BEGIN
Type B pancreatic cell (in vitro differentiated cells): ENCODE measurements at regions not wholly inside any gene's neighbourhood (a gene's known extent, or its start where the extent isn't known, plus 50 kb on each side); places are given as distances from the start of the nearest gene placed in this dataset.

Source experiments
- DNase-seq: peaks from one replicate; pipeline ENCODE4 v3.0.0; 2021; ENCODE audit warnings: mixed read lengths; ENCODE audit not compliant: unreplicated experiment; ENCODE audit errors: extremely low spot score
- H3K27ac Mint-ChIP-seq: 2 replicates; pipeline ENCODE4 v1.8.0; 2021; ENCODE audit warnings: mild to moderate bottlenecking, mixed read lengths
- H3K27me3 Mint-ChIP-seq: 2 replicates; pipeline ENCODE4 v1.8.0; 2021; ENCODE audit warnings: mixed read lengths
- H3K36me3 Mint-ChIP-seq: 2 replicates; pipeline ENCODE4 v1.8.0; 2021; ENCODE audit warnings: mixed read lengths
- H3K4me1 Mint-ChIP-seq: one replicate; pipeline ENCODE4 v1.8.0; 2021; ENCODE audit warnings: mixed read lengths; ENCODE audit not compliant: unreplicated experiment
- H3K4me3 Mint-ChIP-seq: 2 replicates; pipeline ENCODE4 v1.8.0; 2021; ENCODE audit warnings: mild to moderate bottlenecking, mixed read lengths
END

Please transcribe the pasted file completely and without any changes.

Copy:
Type B pancreatic cell (in vitro differentiated cells): ENCODE measurements at regions not wholly inside any gene's neighbourhood (a gene's known extent, or its start where the extent isn't known, plus 50 kb on each side); places are given as distances from the start of the nearest gene placed in this dataset.

Source experiments
- DNase-seq: peaks from one replicate; pipeline ENCODE4 v3.0.0; 2021; ENCODE audit warnings: mixed read lengths; ENCODE audit not compliant: unreplicated experiment; ENCODE audit errors: extremely low spot score
- H3K27ac Mint-ChIP-seq: 2 replicates; pipeline ENCODE4 v1.8.0; 2021; ENCODE audit warnings: mild to moderate bottlenecking, mixed read lengths
- H3K27me3 Mint-ChIP-seq: 2 replicates; pipeline ENCODE4 v1.8.0; 2021; ENCODE audit warnings: mixed read lengths
- H3K36me3 Mint-ChIP-seq: 2 replicates; pipeline ENCODE4 v1.8.0; 2021; ENCODE audit warnings: mixed read lengths
- H3K4me1 Mint-ChIP-seq: one replicate; pipeline ENCODE4 v1.8.0; 2021; ENCODE audit warnings: mixed read lengths; ENCODE audit not compliant: unreplicated experiment
- H3K4me3 Mint-ChIP-seq: 2 replicates; pipeline ENCODE4 v1.8.0; 2021; ENCODE audit warnings: mild to moderate bottlenecking, mixed read lengths